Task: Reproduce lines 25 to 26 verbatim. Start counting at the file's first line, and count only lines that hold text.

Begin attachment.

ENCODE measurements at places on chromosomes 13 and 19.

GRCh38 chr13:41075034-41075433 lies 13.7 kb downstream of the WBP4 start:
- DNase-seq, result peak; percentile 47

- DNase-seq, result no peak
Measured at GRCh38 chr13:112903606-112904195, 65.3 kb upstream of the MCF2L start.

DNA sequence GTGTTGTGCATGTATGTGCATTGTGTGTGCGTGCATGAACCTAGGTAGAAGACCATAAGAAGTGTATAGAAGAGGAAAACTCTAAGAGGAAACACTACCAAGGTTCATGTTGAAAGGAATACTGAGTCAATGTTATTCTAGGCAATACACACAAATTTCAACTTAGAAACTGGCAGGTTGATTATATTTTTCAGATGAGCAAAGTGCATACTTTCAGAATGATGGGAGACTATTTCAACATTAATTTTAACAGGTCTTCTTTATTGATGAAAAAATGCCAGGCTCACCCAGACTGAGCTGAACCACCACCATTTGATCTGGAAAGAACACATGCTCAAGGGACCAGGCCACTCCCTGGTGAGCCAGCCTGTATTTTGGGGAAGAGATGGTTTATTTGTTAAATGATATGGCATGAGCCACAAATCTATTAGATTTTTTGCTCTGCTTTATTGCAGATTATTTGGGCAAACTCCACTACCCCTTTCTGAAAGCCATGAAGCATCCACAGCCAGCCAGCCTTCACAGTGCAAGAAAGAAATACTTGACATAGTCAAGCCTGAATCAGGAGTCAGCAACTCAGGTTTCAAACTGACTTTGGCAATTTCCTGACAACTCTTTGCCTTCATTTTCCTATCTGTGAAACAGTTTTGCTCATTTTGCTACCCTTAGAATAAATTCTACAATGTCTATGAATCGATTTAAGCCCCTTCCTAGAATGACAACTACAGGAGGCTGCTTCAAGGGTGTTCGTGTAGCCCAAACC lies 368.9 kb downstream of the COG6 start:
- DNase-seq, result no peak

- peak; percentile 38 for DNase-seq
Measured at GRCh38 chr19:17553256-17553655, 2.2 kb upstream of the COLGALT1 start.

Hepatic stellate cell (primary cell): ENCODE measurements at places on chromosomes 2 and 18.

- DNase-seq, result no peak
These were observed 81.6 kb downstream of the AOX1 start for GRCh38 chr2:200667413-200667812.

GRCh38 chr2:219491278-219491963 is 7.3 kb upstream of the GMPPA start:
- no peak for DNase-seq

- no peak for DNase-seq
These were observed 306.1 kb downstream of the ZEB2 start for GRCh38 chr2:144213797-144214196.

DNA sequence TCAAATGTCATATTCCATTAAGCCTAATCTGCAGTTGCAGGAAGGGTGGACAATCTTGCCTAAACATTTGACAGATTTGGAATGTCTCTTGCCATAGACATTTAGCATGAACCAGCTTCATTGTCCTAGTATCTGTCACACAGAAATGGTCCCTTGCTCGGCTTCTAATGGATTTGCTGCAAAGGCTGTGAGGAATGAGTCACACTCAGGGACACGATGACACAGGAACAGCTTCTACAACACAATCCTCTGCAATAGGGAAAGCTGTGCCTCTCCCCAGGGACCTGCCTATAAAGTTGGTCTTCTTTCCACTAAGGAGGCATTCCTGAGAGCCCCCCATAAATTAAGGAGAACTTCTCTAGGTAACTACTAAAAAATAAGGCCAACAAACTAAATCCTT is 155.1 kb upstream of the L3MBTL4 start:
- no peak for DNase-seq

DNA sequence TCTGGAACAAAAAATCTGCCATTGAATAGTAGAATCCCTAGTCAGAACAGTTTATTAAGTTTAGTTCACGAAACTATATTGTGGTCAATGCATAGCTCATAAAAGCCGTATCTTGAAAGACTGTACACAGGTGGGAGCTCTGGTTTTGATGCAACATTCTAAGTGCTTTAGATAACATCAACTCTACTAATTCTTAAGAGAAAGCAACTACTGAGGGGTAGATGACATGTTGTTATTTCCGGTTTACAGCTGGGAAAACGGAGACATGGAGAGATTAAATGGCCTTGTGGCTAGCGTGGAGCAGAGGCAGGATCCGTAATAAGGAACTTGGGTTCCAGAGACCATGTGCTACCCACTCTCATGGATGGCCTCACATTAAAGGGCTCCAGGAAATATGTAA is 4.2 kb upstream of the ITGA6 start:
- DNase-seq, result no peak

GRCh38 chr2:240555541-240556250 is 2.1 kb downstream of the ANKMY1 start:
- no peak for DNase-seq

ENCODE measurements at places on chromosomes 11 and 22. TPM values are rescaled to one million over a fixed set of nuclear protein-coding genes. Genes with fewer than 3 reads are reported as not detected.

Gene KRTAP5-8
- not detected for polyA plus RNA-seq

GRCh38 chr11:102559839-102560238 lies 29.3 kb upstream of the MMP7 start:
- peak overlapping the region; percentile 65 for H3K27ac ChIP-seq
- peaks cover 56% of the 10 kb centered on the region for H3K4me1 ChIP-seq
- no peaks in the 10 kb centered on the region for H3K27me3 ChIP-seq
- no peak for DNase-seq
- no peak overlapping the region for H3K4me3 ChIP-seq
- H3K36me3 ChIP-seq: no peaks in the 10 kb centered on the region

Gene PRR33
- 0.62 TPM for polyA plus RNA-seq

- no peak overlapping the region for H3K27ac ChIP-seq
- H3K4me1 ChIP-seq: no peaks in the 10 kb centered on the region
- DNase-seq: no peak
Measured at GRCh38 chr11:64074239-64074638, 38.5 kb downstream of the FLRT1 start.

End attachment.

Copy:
- not detected for polyA plus RNA-seq

GRCh38 chr11:102559839-102560238 lies 29.3 kb upstream of the MMP7 start: